So, it’s been a while since my last post, because it’s been a while since my last hike! February was basically a wash — so much snow. We had snow on 9 consecutive weekends, from January through March. We had a month of frigid temps. It was just too nasty to hike, and we were too busy clearing snow off our own property to think about hiking out in the wild.
In the midst of all that, I traveled to both Canada and India for work, and to Boston for a fun weekend playing games with 50,000 friends or so.
So, yeah, not much in the way of the great outdoors, but plenty busy.
But the snow is melting, the air is warming, and soon it’ll be time to put boots on and get muddy!
To help remind myself why I enjoy the outdoors so much, I watched Mile, Mile and a Half on Netflix the other day. It’s a documentary about traveling the John Muir Trail, 200+ miles of mountain wilderness in California. It’s not an amazing movie, and it glosses over a lot of what you might wonder about a major through-hike, but it succeeds brilliantly in presenting the outdoors in all its glory and making you wish you were out there in it.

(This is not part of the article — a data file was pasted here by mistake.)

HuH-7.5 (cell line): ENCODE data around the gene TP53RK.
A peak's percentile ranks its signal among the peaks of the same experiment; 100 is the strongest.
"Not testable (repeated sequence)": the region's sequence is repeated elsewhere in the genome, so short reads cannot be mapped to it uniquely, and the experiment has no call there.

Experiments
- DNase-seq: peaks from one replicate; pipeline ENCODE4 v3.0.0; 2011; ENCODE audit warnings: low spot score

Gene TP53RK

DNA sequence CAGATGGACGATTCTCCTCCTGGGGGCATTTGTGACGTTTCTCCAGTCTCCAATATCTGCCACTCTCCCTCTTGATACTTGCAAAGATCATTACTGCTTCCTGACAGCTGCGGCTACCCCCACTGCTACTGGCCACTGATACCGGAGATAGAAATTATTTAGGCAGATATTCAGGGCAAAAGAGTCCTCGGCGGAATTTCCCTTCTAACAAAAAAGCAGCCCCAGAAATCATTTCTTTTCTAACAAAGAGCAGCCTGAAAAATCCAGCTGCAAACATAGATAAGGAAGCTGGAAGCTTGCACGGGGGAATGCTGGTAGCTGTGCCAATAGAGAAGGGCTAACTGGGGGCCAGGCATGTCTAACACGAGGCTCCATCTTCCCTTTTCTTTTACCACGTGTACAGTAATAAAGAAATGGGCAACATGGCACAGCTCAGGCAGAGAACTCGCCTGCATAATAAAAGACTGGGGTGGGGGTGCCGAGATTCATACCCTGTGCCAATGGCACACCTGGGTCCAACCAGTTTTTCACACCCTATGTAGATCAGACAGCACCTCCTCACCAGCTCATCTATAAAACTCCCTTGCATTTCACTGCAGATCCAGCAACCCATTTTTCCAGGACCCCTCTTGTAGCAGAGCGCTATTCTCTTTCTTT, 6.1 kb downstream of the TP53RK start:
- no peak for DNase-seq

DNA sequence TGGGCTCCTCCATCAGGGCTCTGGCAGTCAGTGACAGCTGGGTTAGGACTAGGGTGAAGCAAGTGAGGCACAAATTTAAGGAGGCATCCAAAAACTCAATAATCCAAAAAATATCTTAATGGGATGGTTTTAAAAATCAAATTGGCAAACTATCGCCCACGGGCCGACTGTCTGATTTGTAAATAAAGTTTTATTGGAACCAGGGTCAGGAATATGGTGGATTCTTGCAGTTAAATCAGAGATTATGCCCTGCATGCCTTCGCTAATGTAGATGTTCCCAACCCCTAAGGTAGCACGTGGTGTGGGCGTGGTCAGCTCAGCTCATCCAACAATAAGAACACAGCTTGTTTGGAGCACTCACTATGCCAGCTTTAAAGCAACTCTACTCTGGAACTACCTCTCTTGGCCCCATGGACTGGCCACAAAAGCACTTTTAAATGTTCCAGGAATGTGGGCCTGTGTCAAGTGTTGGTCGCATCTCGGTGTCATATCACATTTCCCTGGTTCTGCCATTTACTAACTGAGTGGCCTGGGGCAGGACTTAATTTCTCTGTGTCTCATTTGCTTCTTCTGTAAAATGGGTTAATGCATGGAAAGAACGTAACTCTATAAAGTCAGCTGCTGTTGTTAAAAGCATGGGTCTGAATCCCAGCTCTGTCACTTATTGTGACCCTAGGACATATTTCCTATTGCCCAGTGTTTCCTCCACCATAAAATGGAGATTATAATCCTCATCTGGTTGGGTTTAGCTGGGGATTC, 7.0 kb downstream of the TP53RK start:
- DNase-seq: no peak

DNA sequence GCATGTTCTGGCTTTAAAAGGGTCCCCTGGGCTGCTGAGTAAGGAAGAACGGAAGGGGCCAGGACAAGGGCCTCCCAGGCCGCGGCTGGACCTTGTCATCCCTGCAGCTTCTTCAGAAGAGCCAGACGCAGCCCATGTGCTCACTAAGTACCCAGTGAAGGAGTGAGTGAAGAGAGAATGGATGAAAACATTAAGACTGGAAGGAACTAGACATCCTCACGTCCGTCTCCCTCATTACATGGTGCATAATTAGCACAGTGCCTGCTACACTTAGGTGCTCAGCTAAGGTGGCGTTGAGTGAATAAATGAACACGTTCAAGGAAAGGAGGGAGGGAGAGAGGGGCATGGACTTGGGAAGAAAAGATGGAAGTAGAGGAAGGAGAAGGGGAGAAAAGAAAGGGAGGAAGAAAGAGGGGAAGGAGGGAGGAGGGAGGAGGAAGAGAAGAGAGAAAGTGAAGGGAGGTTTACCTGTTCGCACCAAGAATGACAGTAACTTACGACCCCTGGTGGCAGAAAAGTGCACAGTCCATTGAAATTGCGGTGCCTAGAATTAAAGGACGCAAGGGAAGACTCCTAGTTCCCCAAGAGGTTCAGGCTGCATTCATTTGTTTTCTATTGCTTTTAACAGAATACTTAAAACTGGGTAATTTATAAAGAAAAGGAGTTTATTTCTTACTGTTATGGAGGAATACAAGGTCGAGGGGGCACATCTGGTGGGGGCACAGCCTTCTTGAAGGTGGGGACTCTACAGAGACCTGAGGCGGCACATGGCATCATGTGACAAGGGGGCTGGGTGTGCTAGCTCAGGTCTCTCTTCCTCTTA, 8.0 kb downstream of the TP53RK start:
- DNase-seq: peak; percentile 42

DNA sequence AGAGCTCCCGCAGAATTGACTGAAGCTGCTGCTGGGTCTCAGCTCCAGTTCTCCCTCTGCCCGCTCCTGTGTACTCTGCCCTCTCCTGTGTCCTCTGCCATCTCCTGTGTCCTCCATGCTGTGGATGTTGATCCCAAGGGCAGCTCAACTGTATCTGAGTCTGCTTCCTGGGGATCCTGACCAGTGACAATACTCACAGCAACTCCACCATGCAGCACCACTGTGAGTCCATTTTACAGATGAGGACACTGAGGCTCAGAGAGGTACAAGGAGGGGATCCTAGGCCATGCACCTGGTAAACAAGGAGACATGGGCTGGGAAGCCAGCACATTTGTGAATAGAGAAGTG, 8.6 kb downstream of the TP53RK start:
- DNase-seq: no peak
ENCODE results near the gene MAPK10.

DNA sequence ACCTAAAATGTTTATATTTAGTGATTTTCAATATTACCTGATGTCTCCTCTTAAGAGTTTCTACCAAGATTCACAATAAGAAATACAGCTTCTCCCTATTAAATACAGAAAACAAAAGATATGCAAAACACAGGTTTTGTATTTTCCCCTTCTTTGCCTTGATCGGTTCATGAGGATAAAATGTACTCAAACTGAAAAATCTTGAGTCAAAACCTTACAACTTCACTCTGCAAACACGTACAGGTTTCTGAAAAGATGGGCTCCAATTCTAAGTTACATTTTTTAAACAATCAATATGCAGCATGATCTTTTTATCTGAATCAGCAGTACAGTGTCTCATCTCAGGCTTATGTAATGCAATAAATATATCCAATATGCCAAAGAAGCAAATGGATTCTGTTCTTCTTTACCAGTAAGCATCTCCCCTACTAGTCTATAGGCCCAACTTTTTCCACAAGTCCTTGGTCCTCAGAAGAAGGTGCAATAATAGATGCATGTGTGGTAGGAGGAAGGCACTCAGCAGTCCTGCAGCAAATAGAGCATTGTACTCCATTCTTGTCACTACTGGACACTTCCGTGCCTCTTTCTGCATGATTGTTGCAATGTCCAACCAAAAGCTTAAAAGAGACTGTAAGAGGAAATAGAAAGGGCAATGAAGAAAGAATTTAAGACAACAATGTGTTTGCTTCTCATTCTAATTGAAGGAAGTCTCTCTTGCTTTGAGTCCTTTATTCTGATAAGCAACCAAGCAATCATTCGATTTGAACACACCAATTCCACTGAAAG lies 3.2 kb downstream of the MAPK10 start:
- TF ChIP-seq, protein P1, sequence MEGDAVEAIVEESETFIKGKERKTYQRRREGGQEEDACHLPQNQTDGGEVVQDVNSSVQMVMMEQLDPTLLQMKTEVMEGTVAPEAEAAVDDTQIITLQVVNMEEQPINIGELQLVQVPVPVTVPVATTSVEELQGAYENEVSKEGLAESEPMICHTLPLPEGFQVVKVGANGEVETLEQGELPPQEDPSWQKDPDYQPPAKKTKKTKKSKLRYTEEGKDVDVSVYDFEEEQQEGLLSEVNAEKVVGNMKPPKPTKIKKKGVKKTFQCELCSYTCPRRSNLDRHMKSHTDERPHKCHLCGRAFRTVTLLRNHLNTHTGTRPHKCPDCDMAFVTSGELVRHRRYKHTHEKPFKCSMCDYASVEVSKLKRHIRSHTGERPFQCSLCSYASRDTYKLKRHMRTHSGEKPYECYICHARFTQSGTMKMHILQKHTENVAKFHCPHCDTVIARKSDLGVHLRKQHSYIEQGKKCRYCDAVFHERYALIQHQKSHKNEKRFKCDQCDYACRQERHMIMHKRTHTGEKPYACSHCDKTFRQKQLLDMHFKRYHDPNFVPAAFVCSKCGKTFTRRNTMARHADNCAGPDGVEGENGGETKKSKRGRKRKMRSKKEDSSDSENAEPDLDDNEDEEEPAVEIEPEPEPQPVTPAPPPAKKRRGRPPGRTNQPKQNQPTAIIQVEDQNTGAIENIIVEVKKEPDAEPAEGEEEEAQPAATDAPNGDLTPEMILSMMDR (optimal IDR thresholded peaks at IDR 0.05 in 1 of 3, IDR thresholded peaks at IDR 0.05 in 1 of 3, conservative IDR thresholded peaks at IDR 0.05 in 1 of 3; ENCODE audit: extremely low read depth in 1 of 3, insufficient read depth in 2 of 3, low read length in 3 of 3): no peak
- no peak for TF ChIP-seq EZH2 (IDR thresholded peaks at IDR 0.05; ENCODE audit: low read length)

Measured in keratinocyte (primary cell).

There’s a great moment, early in the movie, where one of the filmmakers is being wished well by his father, who tells him that hiking the JMT was always one of his goals, but that he never did it. The look of regret on the father’s face was brief but powerful. As much as the beautiful scenery, it reminded me to get outside. Here’s one of John Muir’s quotes, called out in the movie:
Wander here a whole summer, if you can. Thousands of God’s wild blessings will search you and soak you as if you were a sponge, and the big days will go by uncounted. If you are business-tangled, and so burdened by duty that only weeks can be got out of the heavy-laden year … give a month at least to this precious reserve. The time will not be taken from the sum of your life. Instead of shortening, it will indefinitely lengthen it and make you truly immortal. Nevermore will time seem short or long, and cares will never again fall heavily on you, but gently and kindly as gifts from heaven.
Powerful words from the father of our National Parks.